Potential for homegrown health innovation huge

Support the innovation pipeline.

This was the call from approximately 25 health experts who gathered in Nairobi, Kenya to discuss how Science, Technology, and Innovation (STI) could be better harnessed to address health challenges in Africa. The meeting was part of the first African STI Forum.

Confronted with the question on the initiatives that were needed to connect existing STI resources and partners into a ''collective action system” capable of solving specific challenges in health, the group's first choice was the innovation chain.

This means, for instance, angel clubs to connect researchers, business mentors and investors; taking a program management approach to innovation; and collaborative networks such as the African Network for Drug and Diagnostic Innovation (ANDI). Other suggestions to connect STI resources and partners were the need to validate health innovations that leverage existing indigenous knowledge and Pan-African research and development management and coordination frameworks. Lastly, experts believed there was a need to rethink innovation systems ingredients and dynamics for Africa that would reflect the continent's realities.

The group also considered the experience of African entrepreneurs seeking to commercialize potentially transformative health innovations. They decided that although African health innovators face many challenges as they develop, validate, and ultimately commercialize their ideas, these are not insurmountable. Indeed, if they were addressed, the potential for homegrown health innovation in Africa was  tremendous, the group decided. 

Opportunies and resources

Using a future scenario that offered a positive, alternative future for African health entrepreneurs, the group focused on identifying the top challenges that must be addressed, the resources that can be tapped into right now, and the existing and/or new mechanisms that can be employed to realize is possible future.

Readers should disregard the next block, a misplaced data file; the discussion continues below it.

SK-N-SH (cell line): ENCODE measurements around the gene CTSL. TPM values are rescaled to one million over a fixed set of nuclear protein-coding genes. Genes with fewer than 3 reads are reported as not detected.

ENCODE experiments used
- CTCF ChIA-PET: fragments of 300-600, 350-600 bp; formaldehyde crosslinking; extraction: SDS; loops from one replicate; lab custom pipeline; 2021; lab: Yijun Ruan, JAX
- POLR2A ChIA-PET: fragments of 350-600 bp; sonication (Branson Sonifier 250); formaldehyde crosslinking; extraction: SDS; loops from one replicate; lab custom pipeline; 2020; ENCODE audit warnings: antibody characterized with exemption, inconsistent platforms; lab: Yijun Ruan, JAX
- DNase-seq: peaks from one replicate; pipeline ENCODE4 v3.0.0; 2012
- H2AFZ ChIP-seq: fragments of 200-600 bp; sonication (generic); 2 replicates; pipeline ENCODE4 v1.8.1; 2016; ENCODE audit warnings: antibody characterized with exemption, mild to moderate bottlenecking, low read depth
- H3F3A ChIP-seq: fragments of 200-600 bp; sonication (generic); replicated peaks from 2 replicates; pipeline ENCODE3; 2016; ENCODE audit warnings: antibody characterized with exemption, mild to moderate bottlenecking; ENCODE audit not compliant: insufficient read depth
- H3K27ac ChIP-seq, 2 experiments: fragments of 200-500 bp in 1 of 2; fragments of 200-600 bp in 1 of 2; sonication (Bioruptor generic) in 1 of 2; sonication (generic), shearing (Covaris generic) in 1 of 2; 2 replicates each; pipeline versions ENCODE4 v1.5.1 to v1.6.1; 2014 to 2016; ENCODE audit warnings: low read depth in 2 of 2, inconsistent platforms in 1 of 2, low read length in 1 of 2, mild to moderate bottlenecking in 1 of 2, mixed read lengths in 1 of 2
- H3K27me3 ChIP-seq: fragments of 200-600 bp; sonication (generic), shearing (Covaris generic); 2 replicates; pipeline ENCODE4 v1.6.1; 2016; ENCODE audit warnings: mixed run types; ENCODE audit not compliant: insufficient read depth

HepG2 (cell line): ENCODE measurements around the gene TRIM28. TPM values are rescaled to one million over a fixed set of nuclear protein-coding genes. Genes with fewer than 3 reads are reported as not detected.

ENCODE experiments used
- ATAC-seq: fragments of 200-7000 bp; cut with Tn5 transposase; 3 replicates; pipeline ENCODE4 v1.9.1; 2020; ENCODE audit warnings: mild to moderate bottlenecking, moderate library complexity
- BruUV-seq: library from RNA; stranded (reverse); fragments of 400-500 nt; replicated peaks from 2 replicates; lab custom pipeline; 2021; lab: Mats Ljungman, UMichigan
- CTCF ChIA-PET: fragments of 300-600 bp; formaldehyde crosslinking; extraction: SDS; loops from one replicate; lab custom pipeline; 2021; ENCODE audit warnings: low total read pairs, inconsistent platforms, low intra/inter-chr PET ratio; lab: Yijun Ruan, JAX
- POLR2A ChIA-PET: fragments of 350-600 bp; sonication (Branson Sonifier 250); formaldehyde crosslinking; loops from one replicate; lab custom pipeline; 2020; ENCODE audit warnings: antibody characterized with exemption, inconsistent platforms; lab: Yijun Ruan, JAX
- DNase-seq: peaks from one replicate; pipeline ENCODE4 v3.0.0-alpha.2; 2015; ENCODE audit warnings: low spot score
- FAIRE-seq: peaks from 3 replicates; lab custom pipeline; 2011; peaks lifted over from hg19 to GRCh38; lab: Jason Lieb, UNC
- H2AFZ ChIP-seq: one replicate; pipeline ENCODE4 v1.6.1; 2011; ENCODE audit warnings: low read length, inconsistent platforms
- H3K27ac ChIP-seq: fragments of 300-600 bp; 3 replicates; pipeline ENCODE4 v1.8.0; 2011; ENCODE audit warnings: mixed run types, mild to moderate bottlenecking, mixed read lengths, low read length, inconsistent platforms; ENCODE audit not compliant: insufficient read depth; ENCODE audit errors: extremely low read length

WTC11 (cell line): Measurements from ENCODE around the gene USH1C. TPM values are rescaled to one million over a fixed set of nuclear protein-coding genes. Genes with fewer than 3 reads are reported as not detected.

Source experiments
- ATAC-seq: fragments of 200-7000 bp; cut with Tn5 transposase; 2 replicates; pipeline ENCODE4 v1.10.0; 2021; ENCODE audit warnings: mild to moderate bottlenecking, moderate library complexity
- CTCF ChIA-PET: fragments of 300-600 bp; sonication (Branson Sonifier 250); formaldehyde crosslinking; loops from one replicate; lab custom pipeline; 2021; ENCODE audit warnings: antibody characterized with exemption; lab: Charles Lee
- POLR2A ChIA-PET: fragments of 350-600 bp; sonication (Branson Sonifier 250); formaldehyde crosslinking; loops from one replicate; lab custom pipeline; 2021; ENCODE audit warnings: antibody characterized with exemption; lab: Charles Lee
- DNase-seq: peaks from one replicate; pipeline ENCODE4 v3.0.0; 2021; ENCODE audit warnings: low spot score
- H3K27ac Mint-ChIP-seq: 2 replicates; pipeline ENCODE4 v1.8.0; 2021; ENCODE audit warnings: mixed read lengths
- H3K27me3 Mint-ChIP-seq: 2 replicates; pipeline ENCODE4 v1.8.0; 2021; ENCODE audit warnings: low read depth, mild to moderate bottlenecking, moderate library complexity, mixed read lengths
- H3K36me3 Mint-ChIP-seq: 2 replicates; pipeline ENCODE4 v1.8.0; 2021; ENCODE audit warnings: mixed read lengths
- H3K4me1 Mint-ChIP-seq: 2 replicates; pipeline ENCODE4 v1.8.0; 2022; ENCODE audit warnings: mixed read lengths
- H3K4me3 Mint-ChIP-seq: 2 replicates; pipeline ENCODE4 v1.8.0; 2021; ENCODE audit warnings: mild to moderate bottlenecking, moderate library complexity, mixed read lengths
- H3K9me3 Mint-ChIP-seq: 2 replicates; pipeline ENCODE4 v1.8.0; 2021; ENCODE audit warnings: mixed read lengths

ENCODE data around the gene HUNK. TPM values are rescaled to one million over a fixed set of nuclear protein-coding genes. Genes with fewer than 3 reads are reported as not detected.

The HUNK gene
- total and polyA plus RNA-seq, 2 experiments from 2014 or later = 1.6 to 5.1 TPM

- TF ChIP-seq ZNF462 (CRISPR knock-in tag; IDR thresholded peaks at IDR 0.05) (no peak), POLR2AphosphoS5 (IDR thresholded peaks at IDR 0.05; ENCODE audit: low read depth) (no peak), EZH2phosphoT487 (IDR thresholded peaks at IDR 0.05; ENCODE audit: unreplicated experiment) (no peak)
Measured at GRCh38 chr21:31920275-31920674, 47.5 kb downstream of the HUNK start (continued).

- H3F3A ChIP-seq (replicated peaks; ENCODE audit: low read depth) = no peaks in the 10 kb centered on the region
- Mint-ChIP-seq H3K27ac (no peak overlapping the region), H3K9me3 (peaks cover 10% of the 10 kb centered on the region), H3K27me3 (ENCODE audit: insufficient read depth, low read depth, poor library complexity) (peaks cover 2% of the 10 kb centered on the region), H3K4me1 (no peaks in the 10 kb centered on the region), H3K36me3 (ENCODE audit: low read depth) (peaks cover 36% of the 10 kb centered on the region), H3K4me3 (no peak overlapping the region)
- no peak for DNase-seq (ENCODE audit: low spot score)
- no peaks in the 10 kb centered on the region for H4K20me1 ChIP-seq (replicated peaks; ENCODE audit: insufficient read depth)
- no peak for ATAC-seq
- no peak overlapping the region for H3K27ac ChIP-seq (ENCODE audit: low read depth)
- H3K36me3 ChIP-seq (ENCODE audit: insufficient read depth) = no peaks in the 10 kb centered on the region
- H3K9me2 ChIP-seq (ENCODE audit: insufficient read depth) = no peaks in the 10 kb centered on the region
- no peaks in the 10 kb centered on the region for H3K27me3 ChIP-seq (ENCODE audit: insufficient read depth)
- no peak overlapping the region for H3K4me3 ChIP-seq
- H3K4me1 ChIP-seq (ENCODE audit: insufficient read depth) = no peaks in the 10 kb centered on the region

The first question posed by the Chair,  Dr. Hassan Mshinda, Director of the Commission for Science and Technology of Tanzania, was: What specific challenges must be overcome/opportunities seized to realize this possible future in health?

Promoting a culture of entrepreneurship in Africa; providing access to capital for health innovation; engaging business men and women in STI-based planning and implementation, said the group.

The Chair then posed the question: What resources on the African continent can be tappeded into right now to address the specific challenges and seize the opportunities that were just identified.

With regard to existing resources, the participants said researchers and business people were ready and able to put STI to work for health; there were funding opportunities, training (e.g., on intellectual property, commercialization) and networking opportunities (e.g., Centers of Excellence)

In the session Peter Singer, Chief Executive Officer, of Grand Challenges Canada was the Provocateur; Solomon Nwaka, Director, African Network for Drug and Diagnostic Innovation was the Rapporteur and Amanda Rose, Program Officer of the Global Knowledge Initiative was the  Facilitator.